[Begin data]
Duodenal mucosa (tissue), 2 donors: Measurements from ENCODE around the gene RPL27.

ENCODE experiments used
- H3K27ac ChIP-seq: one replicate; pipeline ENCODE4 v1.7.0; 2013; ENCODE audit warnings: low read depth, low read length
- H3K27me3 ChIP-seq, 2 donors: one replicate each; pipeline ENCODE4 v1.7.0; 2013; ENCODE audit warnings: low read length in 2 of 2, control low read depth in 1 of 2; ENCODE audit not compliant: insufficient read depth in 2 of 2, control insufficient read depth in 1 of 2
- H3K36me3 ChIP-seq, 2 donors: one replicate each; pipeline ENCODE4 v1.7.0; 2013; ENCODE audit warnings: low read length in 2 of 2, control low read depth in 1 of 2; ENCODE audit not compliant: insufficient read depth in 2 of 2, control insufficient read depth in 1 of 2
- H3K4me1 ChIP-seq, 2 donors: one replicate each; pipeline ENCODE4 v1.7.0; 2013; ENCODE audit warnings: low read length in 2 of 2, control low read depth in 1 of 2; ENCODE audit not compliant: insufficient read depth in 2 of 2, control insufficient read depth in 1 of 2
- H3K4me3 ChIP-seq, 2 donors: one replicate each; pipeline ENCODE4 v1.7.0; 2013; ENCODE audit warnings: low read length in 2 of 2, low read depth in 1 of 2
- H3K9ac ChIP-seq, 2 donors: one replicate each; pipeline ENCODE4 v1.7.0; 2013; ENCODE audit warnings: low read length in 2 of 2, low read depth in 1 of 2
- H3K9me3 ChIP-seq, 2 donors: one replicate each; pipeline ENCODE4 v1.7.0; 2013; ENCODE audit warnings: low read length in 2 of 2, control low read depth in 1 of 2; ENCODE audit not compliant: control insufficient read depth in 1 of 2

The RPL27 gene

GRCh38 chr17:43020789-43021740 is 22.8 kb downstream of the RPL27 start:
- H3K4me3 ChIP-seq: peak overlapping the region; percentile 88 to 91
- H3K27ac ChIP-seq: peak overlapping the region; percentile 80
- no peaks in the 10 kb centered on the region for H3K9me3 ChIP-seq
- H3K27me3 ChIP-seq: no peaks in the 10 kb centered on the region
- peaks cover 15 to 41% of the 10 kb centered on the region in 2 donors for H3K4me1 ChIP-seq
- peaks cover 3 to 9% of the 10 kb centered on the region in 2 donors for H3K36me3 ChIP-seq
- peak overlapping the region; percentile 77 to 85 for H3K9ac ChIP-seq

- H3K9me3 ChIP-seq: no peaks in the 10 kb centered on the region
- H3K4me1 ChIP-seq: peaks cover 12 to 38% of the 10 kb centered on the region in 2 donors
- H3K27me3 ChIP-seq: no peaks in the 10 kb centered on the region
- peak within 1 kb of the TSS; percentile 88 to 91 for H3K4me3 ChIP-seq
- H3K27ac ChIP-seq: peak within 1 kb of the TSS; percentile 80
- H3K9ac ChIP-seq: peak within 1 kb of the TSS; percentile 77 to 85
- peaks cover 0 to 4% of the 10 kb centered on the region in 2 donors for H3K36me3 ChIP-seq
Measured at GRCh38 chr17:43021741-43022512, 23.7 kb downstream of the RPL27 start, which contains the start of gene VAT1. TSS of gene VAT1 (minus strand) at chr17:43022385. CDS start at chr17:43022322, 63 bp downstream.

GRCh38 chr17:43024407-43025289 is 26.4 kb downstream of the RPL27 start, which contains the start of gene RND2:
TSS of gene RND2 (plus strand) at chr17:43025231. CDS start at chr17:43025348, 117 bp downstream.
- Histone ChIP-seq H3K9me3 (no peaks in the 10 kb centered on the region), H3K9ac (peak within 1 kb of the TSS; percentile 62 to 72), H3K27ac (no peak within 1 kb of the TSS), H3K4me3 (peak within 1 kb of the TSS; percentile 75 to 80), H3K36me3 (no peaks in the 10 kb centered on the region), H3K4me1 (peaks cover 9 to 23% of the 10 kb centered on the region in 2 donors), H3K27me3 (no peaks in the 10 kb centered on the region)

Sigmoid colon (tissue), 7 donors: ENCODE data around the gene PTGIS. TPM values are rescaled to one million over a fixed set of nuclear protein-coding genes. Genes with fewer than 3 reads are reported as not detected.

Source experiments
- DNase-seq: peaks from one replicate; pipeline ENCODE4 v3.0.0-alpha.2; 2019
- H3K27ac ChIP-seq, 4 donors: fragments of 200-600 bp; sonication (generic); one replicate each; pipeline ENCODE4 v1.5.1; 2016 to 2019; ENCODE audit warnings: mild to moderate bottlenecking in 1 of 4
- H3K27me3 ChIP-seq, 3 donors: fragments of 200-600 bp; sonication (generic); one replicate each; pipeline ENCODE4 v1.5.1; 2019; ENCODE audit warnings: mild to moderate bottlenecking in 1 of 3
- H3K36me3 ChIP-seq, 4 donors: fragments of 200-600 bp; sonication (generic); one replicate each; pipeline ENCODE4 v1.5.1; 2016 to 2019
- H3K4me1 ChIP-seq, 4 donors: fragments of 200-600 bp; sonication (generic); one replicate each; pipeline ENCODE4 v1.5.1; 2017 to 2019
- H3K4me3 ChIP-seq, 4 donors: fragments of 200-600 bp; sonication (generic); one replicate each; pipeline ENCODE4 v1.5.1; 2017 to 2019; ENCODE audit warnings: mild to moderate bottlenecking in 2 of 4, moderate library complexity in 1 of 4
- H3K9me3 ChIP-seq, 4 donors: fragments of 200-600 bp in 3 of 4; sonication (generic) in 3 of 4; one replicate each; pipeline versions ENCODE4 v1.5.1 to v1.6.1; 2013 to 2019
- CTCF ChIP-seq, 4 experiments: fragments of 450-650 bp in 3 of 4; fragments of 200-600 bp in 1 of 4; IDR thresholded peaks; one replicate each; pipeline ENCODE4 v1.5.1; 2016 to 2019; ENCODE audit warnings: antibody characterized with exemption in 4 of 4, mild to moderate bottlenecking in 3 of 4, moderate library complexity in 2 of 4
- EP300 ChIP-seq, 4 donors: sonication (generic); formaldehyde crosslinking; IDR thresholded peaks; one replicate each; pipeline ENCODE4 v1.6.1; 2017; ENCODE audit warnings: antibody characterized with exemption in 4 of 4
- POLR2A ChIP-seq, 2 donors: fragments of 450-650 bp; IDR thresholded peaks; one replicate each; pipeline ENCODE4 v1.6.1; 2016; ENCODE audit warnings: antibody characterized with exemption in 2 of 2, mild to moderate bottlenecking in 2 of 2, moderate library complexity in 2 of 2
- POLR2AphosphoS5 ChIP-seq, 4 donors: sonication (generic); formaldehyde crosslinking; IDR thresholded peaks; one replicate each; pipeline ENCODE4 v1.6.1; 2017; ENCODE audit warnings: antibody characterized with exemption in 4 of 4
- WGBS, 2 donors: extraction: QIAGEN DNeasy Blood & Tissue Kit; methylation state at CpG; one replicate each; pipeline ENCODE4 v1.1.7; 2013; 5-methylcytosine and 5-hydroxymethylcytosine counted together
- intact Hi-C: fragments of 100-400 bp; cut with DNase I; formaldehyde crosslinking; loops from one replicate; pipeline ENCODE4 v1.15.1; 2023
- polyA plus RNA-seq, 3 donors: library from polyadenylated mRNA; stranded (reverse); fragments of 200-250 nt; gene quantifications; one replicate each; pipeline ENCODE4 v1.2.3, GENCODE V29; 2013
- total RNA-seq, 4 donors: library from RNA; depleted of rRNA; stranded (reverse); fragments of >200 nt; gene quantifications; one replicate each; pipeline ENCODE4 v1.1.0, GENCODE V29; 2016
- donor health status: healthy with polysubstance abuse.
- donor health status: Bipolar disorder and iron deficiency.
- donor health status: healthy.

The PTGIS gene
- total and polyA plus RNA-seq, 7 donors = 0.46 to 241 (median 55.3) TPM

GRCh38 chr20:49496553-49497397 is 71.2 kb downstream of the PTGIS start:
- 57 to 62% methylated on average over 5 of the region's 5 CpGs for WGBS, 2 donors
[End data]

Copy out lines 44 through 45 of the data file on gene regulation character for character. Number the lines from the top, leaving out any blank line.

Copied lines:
- intact Hi-C: fragments of 100-400 bp; cut with DNase I; formaldehyde crosslinking; loops from one replicate; pipeline ENCODE4 v1.15.1; 2023
- polyA plus RNA-seq, 3 donors: library from polyadenylated mRNA; stranded (reverse); fragments of 200-250 nt; gene quantifications; one replicate each; pipeline ENCODE4 v1.2.3, GENCODE V29; 2013